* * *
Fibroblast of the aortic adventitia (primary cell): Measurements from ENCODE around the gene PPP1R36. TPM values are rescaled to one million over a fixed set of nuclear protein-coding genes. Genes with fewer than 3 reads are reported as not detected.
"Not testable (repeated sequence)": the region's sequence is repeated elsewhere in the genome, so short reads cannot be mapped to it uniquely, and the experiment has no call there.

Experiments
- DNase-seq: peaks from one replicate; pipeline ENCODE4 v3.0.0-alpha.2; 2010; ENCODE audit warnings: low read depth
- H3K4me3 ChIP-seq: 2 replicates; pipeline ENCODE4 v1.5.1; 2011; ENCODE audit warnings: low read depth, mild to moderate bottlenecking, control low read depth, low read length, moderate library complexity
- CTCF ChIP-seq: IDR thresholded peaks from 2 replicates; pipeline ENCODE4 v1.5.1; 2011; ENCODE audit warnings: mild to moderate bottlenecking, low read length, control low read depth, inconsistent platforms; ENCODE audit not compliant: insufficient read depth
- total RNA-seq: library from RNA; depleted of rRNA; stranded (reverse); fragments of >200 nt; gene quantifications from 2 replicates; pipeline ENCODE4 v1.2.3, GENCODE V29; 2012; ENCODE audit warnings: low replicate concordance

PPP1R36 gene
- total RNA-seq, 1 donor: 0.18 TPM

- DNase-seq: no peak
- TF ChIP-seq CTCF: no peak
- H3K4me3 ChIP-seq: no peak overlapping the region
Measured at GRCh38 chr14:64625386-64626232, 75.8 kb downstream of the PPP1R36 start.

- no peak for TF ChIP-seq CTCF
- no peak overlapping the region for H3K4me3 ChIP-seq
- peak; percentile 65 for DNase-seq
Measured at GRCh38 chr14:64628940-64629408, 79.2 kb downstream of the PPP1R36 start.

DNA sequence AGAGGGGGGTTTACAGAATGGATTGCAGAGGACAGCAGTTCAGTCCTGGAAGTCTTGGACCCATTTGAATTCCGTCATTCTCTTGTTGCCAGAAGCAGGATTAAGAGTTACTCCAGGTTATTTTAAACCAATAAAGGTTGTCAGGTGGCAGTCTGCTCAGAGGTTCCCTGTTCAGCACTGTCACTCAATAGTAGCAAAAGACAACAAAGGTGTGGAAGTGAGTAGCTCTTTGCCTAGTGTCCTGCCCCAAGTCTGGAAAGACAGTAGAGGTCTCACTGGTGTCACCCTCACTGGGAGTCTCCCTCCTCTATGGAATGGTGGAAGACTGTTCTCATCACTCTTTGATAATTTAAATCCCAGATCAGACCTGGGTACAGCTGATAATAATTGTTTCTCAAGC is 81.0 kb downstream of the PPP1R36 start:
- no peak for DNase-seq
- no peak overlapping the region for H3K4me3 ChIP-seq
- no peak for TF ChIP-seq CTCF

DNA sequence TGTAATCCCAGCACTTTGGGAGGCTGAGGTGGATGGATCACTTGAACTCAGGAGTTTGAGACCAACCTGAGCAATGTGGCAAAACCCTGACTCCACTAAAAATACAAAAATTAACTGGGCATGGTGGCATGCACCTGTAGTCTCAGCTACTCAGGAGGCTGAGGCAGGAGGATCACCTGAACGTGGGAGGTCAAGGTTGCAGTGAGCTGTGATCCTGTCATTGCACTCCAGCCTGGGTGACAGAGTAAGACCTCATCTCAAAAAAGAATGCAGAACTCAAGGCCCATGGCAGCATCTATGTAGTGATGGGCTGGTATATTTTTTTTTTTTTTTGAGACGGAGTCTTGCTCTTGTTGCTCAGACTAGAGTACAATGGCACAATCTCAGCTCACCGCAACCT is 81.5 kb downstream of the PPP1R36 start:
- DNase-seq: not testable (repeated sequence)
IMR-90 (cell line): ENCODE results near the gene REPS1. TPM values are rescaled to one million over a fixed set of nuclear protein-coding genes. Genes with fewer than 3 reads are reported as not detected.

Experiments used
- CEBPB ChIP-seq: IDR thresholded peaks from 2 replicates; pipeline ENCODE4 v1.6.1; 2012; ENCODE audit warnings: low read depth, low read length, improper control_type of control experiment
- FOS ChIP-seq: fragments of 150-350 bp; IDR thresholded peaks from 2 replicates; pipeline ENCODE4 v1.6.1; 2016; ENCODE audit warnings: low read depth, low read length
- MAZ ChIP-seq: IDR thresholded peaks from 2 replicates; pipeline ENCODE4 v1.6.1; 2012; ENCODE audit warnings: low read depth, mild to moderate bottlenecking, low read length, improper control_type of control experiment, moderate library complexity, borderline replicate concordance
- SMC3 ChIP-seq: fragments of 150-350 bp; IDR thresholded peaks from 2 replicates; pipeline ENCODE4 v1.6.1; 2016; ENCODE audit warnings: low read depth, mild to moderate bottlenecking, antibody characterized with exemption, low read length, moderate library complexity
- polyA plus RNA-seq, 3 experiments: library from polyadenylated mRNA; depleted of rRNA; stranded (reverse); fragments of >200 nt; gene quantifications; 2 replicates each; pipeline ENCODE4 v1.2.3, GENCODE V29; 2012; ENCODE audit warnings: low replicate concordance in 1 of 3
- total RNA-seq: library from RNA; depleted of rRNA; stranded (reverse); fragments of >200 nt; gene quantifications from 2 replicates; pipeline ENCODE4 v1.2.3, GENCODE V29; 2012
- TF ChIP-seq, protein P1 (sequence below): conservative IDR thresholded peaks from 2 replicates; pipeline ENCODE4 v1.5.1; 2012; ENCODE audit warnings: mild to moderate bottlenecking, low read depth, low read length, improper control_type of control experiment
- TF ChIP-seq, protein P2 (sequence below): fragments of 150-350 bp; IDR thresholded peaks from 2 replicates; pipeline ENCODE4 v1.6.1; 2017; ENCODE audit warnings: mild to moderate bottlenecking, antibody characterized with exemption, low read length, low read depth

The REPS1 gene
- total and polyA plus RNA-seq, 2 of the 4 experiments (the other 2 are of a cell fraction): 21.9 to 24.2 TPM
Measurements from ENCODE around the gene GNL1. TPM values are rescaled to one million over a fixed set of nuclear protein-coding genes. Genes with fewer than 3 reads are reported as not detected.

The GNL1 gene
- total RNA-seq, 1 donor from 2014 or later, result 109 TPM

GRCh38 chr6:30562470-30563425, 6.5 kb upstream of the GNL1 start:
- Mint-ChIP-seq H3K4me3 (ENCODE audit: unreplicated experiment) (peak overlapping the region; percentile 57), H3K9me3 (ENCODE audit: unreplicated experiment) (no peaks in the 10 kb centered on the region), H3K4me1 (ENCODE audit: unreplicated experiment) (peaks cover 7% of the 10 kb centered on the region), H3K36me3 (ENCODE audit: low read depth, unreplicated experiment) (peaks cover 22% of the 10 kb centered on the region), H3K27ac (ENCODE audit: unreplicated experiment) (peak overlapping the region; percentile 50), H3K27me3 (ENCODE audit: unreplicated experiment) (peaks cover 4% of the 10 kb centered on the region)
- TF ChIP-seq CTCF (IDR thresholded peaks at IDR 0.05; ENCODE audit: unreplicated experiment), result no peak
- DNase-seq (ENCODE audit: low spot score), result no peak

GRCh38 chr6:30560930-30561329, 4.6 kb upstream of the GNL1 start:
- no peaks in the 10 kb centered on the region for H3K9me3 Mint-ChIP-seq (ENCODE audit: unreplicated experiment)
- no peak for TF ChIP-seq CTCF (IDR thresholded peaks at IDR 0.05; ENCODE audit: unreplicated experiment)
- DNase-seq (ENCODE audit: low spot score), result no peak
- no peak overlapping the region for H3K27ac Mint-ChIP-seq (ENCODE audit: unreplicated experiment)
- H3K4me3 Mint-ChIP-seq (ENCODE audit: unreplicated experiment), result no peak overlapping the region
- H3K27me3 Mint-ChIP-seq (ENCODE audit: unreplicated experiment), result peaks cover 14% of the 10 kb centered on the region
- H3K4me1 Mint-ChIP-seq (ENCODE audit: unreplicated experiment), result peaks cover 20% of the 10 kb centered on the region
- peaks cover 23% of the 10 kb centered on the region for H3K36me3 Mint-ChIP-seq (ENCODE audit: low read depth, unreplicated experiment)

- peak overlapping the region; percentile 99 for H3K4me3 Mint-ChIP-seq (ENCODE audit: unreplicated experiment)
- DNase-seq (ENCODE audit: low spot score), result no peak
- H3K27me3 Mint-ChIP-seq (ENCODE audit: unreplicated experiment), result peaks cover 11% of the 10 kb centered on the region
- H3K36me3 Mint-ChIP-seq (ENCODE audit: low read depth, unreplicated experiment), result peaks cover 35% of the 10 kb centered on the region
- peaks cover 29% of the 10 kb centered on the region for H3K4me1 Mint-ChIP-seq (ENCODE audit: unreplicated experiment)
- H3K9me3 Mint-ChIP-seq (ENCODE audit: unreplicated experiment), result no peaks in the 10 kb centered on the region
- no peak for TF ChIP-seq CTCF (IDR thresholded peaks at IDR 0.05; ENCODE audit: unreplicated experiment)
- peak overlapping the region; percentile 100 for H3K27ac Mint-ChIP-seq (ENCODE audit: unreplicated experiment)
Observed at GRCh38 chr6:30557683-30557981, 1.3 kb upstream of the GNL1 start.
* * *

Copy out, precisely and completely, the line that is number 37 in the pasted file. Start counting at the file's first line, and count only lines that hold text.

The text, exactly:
The GNL1 gene